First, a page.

Department of Economics

Economics 143 (Cameron) - Applied Regression Analysis

Problem Set #6: Heteroscedasticity

March 5, 1998
Due:  Thursday, March 12

NETWORK FILES NEEDED:  n:het1.dat, n:het2.dat, n:het1.sha, n:het2.sha, n:wls_sim.sha

NOTE: After this, there will be one more homework set, covering serially correlated error, endogeneity, and dummy dependent variables model. However, this homework set will NOT be turned in for grading. It will be designed solely to give you an idea of the types of exam issues you might encounter concerning these models.

1. Weighted least squares (WLS) is the most common technique to use for (mostly) cross-sectional data where heteroskedasticity is a problem. We will look at a pair of contrived data sets in the files n:het1.dat and n:het2.dat. In n:het1.dat, there are 50 observations for recently hired production line workers on two variables: weeks of experience (weeksi), and percent perfect gizmos produced (perfecti). To save you some programming anxiety, I have begun the program to deal with these data in a file called n:het1.sha. NOTE: the type of heteroskedasticity explored in these data differs from the usual "fanning out" form, where the magnitude of the conditional error variance in the regression increases as some explanatory variable increases.

a.) Examine a plot of these data. Are plotting techniques always sufficient to identify the nature of simple regression? multiple regression? Might a problem of omitted variables masquerade as heteroscedasticity? Ignoring, for now, any potential heteroskedasticity, run a naive OLS regression of perfecti on weeksi and test the hypothesis that experience has no effect on workers' abilities to produce perfect gizmos. b.) Now note that the data set contains several workers with each level of experience (from 1 to 7 weeks). For each of these seven experience levels, calculate the sample variance in perfecti. Plot these variances as a function of the number of weeks of experience. How would you describe this relationship? c.) Since we are lucky enough with these data to be able to estimate si for each experience level, we can design explicit weights to use in SHAZAM that boost the influence of low-variance data and diminish the influence of high-variance data in the process of estimating the regression parameters. SHAZAM multiplies all of the data in a regression by the square root of the specified weighting variable, so construct wsigi as 1/s for each observation. (The weight option is demonstrated in the SHAZAM manual--on page 95 of Version 8.) Now run an OLS regression of perfecti on weeksi using these weights and test the hypothesis that experience has no effect on percent perfect gizmos produced. What has happened to your conclusions? Are they altered substantially by the use of WLS instead of OLS? In particular, think about the range of values for the PRF slope parameter that would be deemed "acceptable" hypotheses about the true but unknown value of that parameter. Does this range of values differ for the WLS and the OLS specifications? Remember that the point estimates by either method are unbiased--does this mean they should be identical? Why or why not?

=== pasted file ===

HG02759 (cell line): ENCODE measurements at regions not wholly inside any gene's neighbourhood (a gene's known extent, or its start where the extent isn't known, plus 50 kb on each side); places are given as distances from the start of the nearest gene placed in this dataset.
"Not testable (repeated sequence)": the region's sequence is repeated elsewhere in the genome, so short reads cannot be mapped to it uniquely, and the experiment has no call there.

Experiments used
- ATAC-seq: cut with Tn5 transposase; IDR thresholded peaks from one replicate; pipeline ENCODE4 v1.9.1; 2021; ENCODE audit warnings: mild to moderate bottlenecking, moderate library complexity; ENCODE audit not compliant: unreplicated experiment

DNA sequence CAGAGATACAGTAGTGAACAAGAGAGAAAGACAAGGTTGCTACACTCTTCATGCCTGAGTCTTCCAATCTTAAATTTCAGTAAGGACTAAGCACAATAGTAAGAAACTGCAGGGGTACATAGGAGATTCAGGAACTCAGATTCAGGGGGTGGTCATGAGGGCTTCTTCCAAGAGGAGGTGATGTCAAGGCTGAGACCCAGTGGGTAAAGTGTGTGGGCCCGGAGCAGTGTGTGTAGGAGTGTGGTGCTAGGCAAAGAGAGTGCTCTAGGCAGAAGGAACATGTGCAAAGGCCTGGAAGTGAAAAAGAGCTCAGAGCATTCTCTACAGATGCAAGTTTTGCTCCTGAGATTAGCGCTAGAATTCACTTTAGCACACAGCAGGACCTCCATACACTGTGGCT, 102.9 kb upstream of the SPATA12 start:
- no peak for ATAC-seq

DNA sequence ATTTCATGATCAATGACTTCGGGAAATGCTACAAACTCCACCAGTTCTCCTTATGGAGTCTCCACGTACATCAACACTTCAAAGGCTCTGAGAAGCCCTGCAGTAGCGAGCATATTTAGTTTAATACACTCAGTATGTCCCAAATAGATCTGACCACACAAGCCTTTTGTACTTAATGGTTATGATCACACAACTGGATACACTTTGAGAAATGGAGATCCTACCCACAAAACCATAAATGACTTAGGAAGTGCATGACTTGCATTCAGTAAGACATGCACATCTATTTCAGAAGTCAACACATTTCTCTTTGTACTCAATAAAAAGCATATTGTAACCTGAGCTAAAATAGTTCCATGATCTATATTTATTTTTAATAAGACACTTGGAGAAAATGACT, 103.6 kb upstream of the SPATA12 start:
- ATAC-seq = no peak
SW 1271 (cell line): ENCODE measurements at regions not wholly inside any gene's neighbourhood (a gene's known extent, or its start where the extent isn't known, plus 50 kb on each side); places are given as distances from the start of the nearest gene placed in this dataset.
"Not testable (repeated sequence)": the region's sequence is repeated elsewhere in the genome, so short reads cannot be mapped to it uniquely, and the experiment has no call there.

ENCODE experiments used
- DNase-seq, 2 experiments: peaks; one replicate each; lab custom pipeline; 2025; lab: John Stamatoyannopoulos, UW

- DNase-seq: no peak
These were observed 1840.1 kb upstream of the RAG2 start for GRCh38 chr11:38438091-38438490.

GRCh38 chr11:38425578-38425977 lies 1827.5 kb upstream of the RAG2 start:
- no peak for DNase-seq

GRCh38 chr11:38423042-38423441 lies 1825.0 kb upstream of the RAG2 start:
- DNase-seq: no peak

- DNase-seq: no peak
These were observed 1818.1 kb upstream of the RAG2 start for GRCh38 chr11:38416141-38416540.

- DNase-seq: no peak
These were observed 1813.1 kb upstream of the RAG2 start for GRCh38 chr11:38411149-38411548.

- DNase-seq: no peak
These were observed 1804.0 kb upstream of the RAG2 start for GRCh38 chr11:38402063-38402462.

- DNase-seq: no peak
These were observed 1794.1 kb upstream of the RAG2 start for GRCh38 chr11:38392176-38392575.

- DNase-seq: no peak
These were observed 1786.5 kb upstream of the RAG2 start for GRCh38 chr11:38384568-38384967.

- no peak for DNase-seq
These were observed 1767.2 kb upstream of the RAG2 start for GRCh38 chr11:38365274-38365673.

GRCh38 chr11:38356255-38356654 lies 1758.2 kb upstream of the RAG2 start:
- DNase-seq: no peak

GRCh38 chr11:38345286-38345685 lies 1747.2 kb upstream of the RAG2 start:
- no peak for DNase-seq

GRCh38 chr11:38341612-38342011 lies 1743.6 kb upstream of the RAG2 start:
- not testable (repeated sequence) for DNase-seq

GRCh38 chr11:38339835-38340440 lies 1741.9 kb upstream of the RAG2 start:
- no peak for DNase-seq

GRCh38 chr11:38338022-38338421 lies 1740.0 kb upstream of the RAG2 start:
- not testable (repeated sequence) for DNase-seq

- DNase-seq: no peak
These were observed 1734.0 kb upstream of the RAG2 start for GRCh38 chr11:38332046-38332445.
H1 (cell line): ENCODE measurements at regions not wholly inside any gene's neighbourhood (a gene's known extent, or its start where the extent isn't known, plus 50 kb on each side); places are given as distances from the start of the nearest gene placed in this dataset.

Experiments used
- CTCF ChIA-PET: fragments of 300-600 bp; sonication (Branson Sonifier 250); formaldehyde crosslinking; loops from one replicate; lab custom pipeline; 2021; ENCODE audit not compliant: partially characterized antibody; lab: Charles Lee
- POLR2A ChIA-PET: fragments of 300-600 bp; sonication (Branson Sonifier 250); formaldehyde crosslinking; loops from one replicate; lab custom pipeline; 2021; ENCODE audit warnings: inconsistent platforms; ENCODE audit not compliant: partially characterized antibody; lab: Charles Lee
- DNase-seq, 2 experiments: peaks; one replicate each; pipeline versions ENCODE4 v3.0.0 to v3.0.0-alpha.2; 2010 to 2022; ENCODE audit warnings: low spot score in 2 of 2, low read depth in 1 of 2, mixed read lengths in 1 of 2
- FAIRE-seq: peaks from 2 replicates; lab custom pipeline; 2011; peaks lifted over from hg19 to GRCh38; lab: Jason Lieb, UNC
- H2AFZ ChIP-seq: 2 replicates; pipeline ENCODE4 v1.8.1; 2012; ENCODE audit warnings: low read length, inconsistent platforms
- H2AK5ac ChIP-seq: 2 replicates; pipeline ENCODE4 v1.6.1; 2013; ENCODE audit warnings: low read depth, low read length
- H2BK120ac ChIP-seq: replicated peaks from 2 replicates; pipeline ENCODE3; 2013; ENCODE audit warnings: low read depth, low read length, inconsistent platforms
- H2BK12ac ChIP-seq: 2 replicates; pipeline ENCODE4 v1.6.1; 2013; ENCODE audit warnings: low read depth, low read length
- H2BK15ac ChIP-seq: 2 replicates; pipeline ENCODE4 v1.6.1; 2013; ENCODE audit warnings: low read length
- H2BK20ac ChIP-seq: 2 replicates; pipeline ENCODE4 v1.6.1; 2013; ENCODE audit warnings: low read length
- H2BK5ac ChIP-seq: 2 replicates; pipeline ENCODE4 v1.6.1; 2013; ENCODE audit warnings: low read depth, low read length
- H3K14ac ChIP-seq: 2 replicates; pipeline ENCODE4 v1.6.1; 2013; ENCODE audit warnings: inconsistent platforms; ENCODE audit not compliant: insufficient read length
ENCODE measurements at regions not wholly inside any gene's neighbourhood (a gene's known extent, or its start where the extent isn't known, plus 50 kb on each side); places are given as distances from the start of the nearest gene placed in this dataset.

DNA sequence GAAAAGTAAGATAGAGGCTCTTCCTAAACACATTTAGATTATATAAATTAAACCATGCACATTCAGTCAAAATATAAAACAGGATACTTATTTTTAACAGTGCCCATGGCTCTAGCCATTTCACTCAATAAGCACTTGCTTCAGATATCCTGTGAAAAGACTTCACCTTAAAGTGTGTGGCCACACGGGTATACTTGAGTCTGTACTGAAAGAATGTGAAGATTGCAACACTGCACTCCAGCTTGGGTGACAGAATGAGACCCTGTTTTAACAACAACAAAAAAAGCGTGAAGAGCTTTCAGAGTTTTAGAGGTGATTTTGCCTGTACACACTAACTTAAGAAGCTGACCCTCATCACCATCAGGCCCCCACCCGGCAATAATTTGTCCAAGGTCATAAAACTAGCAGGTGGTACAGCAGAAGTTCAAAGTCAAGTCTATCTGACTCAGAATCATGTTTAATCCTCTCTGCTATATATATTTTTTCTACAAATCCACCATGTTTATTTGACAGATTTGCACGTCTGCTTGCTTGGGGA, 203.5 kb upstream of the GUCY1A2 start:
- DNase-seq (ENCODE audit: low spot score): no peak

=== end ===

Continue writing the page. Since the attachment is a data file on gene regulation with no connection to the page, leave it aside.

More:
2. At other times, we will not have the luxury of repeated observations at each value of the explanatory variable(s) that let us calculate estimates of the conditional error variance for each group of observations to use in our weighting computations. The data set in n:het2.dat contains another sample of 50 new workers for the same firm, but this time, experience is reported in days (daysi). Percent perfect gizmos (perfecti) is reported as before. In this type of situation, we need to figure out a way to construct weights using numbers that are at least proportional to the conditional error variances, si2. These methods are always somewhat ad hoc, since it is impossible to know the true exact relationship between si2 and any of the observable data, but it is important to make a concerted effort to correct for heteroskedasticity. WHY? The program in n:het2.sha reads the second data set.